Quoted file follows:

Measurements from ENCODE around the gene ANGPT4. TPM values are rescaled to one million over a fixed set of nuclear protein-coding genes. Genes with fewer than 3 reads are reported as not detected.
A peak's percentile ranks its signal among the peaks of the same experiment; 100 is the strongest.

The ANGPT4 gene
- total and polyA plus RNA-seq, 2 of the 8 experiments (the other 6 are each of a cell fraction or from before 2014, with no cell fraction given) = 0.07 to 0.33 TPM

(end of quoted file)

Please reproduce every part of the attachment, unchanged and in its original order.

Measurements from ENCODE around the gene ANGPT4. TPM values are rescaled to one million over a fixed set of nuclear protein-coding genes. Genes with fewer than 3 reads are reported as not detected.
A peak's percentile ranks its signal among the peaks of the same experiment; 100 is the strongest.

The ANGPT4 gene
- total and polyA plus RNA-seq, 2 of the 8 experiments (the other 6 are each of a cell fraction or from before 2014, with no cell fraction given) = 0.07 to 0.33 TPM